The day is coming when you may decide to depart the working world and join those lucky people living in retirement. You have paid your dues, and now it is time to relax and enjoy the fruits of your labor. Retirement can be a time to do what you have always wanted to do with your life.
Once you make the move, you want to get the most out of those days by living a second act that stimulates your senses and gives you a reason to get out of bed each morning. If you call it quits at 65 your retirement could last for 20 or more years. Here are some important ingredients that can help you live the best retired life possible:
A healthy balance between activity and relaxation. Few retirees would be satisfied with a retirement made up entirely of doing nothing. Sure, after a busy career the first months or initial year of retirement may involve catching your breath a bit. But what about the many years to follow? A life filled with only relaxation can lead to boredom. The best solution can be to seek a balance between activities to keep busy and downtime to take it easy. Finding the right combination that meets your personal tastes can help to keep the days interesting and exciting.
Meaningful moments. At the end of the day, it can be rewarding to look back and see that you have accomplished something of worth. It may be as simple as helping a neighbor in need or as much as dedicating a day at the local shelter. Retirement can begin to lose its luster if you fill the hours without helping others. Meaningful moments and achievements can help give substance to your day and perhaps even inspire you to greater things.
Energy to keep at it. Things get tougher as we age, and slowing down is a natural occurrence. But we don’t want to watch life from the sidelines. Though it’s not always easy, if we can push ourselves a little bit each day to get moving and stay active we will enjoy better health in the long run.
A happy spouse. After many years together making it through the good and the bad, the ability to bring on a smile or laugh with our partner never grows old. What brought us together so long ago has matured and evolved, and hopefully we are learning to accept the inevitable changes that come with the years together.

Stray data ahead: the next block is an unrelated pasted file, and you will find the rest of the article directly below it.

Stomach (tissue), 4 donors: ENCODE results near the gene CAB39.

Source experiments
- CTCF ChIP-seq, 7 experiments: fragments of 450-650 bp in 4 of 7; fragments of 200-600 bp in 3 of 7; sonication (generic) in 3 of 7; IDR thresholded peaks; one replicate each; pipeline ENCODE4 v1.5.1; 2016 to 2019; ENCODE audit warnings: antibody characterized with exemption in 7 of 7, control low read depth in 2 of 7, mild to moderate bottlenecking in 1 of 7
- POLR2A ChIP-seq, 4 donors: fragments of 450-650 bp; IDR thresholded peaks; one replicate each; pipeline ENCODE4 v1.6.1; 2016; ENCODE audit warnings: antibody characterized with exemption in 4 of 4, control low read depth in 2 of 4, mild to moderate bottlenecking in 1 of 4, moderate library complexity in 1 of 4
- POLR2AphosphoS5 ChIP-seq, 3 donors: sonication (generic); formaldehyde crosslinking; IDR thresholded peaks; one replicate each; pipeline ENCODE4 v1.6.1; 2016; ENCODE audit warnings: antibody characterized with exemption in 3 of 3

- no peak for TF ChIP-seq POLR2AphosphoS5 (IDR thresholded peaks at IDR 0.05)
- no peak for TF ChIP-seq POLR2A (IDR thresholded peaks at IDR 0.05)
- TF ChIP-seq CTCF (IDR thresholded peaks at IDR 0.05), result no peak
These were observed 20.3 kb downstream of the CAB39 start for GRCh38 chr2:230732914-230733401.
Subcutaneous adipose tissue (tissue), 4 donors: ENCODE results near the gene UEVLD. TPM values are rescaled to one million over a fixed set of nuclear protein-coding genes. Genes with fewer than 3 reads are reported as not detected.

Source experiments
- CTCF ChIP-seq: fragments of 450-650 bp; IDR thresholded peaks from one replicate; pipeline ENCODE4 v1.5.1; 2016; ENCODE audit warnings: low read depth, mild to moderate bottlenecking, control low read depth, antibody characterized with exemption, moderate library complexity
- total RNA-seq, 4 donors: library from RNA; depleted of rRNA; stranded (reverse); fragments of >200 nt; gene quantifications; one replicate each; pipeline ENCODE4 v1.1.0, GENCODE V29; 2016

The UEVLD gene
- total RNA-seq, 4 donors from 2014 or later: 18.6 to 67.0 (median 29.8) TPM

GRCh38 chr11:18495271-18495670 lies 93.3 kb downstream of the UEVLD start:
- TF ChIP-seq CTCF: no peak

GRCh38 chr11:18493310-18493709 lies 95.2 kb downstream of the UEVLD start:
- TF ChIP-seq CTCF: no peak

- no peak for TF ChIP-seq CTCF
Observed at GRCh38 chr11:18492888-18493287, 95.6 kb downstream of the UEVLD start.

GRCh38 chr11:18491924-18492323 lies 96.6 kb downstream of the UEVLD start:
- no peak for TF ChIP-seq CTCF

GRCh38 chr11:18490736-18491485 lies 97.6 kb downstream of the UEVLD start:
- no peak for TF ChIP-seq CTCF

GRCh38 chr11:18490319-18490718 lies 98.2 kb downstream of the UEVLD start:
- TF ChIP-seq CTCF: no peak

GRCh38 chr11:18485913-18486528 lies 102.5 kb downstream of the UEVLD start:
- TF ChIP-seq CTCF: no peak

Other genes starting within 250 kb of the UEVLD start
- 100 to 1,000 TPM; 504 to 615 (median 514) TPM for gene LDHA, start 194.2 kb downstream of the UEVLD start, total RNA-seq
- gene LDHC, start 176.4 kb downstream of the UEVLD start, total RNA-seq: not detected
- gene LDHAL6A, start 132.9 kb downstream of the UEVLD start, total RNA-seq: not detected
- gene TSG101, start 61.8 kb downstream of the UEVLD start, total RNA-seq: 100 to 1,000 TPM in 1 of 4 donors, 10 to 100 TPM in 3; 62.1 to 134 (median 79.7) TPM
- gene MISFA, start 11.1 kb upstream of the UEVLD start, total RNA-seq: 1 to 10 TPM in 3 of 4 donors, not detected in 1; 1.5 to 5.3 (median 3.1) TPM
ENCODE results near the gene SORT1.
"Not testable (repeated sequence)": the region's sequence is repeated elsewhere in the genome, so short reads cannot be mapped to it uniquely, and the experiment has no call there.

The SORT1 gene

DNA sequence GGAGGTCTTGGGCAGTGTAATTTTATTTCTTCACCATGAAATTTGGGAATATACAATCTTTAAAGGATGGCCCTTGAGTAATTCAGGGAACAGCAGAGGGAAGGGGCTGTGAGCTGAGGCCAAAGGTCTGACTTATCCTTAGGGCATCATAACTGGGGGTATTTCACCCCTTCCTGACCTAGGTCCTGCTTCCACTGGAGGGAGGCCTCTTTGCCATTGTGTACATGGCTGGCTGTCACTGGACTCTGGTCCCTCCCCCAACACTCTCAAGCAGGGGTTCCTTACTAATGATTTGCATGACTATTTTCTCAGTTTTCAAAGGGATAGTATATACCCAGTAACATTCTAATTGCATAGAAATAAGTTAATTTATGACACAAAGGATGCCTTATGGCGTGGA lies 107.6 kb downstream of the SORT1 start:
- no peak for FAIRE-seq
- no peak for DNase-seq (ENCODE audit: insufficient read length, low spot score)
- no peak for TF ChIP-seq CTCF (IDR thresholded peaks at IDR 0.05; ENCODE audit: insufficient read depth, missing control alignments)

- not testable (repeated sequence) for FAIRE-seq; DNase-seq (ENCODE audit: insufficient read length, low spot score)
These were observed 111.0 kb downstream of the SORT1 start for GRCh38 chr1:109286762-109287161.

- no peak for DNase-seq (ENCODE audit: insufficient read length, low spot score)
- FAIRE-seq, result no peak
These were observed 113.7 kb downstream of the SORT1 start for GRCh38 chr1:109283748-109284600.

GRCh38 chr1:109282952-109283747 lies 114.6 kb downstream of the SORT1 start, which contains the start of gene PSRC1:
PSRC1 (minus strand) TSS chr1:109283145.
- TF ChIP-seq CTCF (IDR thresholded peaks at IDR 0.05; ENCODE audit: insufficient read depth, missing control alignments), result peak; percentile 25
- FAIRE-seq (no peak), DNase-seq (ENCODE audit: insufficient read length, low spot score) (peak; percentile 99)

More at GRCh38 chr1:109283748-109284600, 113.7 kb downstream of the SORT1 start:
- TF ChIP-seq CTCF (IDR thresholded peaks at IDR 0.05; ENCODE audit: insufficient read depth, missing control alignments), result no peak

Remembering the life lived. One of the cruelest parts of aging can be memory challenges. Thoughts of our most vivid life moments may dim with time. Some people are blessed to have sharp minds that are able to recall distant days and events in great detail. But remembering special events and the people most central to our lives is not guaranteed as we age.
Maintaining independence. In an ideal retired life, we will be able to remain in our own home in relative safety and have sufficient money to pay our bills and maintain a reasonable quality of life. But sometimes it becomes necessary to increasingly rely on others as we age.
Being a good grandparent. In the role of grandparent, we have the rare opportunity to be the good guy virtually all of the time. When trouble rears its ugly head, we can call in the reinforcements otherwise known as parents. Our job is to spoil, love and instill happiness in these joyful little people. We all want to be the favorite grandparent who the youngsters look forward to visiting. The good news is all it really takes is some love and attention with a dash of patience and a good sense of humor.
Living according to a personal retirement plan. Whether you want to explore things you have never done before or take it easy, having some idea of how your retired life will look before you quit your job is a great way to focus on the things that can maximize your retirement happiness. Think about what activities, hobbies and events will make up your days, who you will choose to spend your time with and develop a plan to maintain good physical and mental health.
Sharing love. Whether it’s a spouse, good friend, family member or even a fluffy pet, we all need a recipient of our love. We know how happy we become when someone makes the effort to show they love us. And for many people it can be even better to give than to receive.
Not being a burden. In the role of parents, many people have been the person who children could rely upon. We took care of their needs for school, security, health and support. Now in retirement we hope to avoid reversing those roles and becoming a burden on their busy lives.
Dave Bernard is the author of "I Want To Retire! Essential Considerations for the Retiree to Be". Although not yet retired, he focuses on identifying and understanding the essential components of a fulfilling and meaningful retirement. He shares his discoveries and insights on his blog Retirement-Only The Beginning.